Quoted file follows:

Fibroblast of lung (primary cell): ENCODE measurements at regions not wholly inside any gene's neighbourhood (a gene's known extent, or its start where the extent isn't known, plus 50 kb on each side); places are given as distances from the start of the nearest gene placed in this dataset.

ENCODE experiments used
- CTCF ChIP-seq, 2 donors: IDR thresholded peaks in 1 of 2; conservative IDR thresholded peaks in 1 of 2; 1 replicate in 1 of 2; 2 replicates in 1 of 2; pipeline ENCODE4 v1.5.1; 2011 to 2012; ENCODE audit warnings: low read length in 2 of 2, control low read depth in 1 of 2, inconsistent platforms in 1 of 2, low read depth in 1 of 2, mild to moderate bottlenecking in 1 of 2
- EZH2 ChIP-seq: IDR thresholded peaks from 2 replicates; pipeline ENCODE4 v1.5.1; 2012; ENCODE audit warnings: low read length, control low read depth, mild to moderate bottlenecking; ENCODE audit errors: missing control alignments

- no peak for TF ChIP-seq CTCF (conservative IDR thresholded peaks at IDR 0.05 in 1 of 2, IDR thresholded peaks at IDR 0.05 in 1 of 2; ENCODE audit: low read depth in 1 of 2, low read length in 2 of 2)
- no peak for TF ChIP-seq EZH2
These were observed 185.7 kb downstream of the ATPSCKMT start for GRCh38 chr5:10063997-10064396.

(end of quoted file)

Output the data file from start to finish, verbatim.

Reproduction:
Fibroblast of lung (primary cell): ENCODE measurements at regions not wholly inside any gene's neighbourhood (a gene's known extent, or its start where the extent isn't known, plus 50 kb on each side); places are given as distances from the start of the nearest gene placed in this dataset.

ENCODE experiments used
- CTCF ChIP-seq, 2 donors: IDR thresholded peaks in 1 of 2; conservative IDR thresholded peaks in 1 of 2; 1 replicate in 1 of 2; 2 replicates in 1 of 2; pipeline ENCODE4 v1.5.1; 2011 to 2012; ENCODE audit warnings: low read length in 2 of 2, control low read depth in 1 of 2, inconsistent platforms in 1 of 2, low read depth in 1 of 2, mild to moderate bottlenecking in 1 of 2
- EZH2 ChIP-seq: IDR thresholded peaks from 2 replicates; pipeline ENCODE4 v1.5.1; 2012; ENCODE audit warnings: low read length, control low read depth, mild to moderate bottlenecking; ENCODE audit errors: missing control alignments

- no peak for TF ChIP-seq CTCF (conservative IDR thresholded peaks at IDR 0.05 in 1 of 2, IDR thresholded peaks at IDR 0.05 in 1 of 2; ENCODE audit: low read depth in 1 of 2, low read length in 2 of 2)
- no peak for TF ChIP-seq EZH2
These were observed 185.7 kb downstream of the ATPSCKMT start for GRCh38 chr5:10063997-10064396.